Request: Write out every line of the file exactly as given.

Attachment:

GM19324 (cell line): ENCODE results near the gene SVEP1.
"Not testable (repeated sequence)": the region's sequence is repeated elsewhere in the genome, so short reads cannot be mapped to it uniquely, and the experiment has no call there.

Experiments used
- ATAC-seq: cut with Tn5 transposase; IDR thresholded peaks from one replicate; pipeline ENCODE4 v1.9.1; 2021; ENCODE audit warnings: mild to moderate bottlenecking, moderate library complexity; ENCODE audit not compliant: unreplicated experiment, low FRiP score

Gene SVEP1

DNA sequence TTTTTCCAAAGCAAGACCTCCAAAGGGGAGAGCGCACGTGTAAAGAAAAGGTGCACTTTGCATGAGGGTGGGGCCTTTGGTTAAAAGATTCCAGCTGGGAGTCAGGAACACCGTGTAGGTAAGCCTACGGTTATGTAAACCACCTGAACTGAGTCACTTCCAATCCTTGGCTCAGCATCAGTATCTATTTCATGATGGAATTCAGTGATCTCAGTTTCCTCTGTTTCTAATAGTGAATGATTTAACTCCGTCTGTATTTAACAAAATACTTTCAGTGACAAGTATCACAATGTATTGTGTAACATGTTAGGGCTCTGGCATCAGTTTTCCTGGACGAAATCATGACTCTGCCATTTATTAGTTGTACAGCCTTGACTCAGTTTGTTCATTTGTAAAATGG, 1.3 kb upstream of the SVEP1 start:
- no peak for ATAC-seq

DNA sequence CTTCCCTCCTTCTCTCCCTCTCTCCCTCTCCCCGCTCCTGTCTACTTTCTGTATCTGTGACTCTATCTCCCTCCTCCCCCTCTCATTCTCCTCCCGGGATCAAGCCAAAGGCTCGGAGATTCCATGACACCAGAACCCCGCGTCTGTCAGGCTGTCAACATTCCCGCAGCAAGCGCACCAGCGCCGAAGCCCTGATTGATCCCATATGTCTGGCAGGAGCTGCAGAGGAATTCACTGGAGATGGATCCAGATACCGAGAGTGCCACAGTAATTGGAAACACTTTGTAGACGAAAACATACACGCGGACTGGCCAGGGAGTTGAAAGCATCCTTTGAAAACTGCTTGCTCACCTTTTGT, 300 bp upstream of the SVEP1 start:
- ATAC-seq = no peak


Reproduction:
GM19324 (cell line): ENCODE results near the gene SVEP1.
"Not testable (repeated sequence)": the region's sequence is repeated elsewhere in the genome, so short reads cannot be mapped to it uniquely, and the experiment has no call there.

Experiments used
- ATAC-seq: cut with Tn5 transposase; IDR thresholded peaks from one replicate; pipeline ENCODE4 v1.9.1; 2021; ENCODE audit warnings: mild to moderate bottlenecking, moderate library complexity; ENCODE audit not compliant: unreplicated experiment, low FRiP score

Gene SVEP1

DNA sequence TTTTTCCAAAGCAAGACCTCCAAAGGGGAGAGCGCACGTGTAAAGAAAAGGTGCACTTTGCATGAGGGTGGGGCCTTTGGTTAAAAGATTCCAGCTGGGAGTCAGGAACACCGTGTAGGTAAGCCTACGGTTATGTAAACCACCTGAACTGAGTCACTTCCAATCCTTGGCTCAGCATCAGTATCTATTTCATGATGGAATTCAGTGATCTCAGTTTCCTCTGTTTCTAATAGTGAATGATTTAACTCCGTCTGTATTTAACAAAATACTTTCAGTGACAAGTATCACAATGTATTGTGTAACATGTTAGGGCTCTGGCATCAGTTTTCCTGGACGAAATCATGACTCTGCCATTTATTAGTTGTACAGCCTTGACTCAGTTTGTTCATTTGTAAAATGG, 1.3 kb upstream of the SVEP1 start:
- no peak for ATAC-seq

DNA sequence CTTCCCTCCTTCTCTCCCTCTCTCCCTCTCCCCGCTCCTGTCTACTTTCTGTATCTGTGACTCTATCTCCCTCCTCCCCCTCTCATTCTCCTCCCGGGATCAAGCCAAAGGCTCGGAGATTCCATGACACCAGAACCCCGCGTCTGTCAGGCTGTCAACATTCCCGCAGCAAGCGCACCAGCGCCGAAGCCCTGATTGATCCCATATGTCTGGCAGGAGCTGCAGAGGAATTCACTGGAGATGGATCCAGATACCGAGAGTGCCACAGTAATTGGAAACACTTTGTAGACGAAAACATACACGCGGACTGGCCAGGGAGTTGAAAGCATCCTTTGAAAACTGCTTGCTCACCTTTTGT, 300 bp upstream of the SVEP1 start:
- ATAC-seq = no peak